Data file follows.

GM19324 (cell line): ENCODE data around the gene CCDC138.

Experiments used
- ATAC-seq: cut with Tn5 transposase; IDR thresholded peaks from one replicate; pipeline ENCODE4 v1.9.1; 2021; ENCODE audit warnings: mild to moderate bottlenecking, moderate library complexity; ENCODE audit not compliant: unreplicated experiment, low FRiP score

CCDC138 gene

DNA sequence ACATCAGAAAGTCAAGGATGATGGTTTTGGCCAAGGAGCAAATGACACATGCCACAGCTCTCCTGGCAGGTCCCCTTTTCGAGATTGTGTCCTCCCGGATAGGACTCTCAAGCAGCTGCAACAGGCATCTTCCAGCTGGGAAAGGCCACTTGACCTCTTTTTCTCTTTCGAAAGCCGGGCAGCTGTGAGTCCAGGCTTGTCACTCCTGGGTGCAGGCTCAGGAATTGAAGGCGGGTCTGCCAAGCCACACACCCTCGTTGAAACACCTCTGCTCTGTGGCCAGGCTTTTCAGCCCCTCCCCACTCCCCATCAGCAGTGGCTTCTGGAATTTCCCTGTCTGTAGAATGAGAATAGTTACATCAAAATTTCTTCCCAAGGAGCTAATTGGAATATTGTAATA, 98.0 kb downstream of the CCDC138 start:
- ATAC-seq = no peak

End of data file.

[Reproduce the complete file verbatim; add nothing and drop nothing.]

GM19324 (cell line): ENCODE data around the gene CCDC138.

Experiments used
- ATAC-seq: cut with Tn5 transposase; IDR thresholded peaks from one replicate; pipeline ENCODE4 v1.9.1; 2021; ENCODE audit warnings: mild to moderate bottlenecking, moderate library complexity; ENCODE audit not compliant: unreplicated experiment, low FRiP score

CCDC138 gene

DNA sequence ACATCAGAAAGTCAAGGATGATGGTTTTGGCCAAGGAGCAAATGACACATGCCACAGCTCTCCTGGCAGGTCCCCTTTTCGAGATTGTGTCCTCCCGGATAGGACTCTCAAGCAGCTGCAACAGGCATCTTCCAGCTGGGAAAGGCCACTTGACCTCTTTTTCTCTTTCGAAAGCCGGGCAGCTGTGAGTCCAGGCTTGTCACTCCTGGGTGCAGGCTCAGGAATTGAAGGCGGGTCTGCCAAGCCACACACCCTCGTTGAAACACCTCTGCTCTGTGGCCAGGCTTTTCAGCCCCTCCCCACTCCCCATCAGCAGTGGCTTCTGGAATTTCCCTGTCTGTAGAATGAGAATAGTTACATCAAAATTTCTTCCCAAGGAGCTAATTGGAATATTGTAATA, 98.0 kb downstream of the CCDC138 start:
- ATAC-seq = no peak